The recent trend by social activists to remove any traces of segregation on the history books cannot be justified just because some group believes there was a racial injustice. Most notable in the news is the removal of the Confederate flag from the South Carolina capital building and other evidence in public places of Southern rebel tradition.

Throughout the Southern states are monuments dedicated to the heroes of the Civil War as well as displays of the Confederate flag. Is it improper for these historic symbols to be obliterated just because some modern day group believes they represent white supremacy and the evils of segregation? Those efforts are outright examples of rewriting history. That is wrong.

Besides the dozens of protest rallies and state legal procedures eliminating many of the Civil War monuments, certain organizations have picked up the cause to discredit individuals who are considered national celebrities and highly regarded for a century or more for their accomplishments. Here are two outrageous examples.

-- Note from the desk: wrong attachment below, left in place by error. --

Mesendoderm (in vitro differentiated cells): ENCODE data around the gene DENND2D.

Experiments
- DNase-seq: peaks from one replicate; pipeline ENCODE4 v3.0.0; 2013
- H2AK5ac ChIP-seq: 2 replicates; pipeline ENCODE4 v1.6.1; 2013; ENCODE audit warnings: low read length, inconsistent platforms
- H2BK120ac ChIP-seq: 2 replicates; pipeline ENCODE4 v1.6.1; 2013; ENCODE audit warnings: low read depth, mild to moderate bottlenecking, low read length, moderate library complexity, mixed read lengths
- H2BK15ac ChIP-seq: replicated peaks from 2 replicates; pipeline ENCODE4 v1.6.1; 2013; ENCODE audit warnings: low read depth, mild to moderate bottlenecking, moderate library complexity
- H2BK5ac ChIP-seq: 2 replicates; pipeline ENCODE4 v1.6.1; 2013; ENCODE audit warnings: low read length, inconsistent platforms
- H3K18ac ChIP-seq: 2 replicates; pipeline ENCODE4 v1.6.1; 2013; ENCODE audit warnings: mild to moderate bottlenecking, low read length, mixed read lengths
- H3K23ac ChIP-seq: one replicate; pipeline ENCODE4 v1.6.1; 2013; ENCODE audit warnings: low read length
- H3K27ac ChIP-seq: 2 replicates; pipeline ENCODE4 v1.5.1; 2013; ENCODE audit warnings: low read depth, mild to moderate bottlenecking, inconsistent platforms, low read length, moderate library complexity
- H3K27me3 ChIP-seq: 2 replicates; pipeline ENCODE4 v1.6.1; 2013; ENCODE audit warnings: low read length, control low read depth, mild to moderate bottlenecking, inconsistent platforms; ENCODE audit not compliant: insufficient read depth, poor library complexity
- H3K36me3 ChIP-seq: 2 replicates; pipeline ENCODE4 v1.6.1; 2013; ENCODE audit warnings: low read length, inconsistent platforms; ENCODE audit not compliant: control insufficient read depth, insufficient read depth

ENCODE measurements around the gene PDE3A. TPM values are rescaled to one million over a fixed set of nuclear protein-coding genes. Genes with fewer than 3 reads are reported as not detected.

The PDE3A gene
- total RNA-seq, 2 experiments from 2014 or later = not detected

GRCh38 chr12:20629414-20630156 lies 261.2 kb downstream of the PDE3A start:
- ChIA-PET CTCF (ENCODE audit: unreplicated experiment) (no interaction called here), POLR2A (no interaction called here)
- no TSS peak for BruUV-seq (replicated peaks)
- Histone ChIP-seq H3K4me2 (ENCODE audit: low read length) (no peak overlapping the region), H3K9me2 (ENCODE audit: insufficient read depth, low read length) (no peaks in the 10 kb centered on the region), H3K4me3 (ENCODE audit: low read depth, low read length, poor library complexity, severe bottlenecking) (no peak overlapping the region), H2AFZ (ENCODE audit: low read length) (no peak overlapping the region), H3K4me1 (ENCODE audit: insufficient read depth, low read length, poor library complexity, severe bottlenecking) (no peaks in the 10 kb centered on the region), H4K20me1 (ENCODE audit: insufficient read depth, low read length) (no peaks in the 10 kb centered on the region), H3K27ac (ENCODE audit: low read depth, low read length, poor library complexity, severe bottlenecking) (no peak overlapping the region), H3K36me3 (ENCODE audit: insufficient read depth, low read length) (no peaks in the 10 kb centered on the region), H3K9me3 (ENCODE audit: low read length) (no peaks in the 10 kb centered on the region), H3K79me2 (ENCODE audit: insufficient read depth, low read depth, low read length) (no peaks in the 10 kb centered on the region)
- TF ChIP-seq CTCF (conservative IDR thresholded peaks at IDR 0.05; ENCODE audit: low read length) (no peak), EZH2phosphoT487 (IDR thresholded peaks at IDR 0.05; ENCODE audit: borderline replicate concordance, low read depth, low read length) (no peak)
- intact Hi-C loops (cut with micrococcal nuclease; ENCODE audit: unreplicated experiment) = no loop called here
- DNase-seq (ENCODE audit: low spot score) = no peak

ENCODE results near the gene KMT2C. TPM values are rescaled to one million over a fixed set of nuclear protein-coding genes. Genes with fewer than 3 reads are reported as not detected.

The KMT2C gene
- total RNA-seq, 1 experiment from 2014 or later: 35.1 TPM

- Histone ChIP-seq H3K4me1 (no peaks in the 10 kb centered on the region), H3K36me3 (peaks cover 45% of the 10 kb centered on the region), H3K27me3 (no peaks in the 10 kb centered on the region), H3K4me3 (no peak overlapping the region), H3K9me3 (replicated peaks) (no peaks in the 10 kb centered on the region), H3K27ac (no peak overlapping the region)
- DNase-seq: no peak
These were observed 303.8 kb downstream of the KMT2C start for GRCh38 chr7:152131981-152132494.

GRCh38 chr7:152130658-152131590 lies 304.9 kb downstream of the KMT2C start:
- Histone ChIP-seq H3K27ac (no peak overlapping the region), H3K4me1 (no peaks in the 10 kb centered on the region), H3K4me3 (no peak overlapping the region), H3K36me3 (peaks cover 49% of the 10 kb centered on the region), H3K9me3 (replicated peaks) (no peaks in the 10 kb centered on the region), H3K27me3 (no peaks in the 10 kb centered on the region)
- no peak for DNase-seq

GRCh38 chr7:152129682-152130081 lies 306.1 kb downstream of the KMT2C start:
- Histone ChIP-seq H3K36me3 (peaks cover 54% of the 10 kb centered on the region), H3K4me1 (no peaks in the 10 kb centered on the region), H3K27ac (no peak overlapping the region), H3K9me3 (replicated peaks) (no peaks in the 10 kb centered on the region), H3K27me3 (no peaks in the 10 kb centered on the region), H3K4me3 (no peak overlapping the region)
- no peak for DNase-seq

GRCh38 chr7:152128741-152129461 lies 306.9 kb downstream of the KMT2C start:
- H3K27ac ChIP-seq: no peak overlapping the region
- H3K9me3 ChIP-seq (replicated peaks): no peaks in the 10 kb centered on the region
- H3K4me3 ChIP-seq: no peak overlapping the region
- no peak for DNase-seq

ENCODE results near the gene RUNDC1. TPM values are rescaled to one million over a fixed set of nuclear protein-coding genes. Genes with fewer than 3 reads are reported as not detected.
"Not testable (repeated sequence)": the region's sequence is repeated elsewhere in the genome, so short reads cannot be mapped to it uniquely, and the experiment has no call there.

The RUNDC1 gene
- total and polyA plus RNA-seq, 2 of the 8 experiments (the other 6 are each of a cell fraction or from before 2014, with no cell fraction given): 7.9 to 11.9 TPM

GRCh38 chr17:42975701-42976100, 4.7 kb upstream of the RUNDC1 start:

Princeton University was proud that its former president, Woodrow Wilson, became President of the United States during an extremely critical time in our history before and after World War I. He was an advocate for the League of Nations (the model for today’s European Union) and received many honors in his lifetime. Now a group of students want the university to remove his name from memorials on campus because they consider him to have been in favor of segregation.

Christopher Eisgruber , the current president of Princeton University, was under siege from the Black Justice League but refused to remove Wilson’s name  from a campus building. He agreed to consider installing a plaque on the building that formally recognizes Wilson’s failures and shortcomings as a racist.

Come on now! President Wilson was raised in Virginia before the Civil War and was only living in the world of his generation that kept segregation for at least another 50 years after his death. Few Ivy League Colleges were admitting African-American students during Wilson’s tenure as president of Princeton or during his administration as president of the United States. That was history.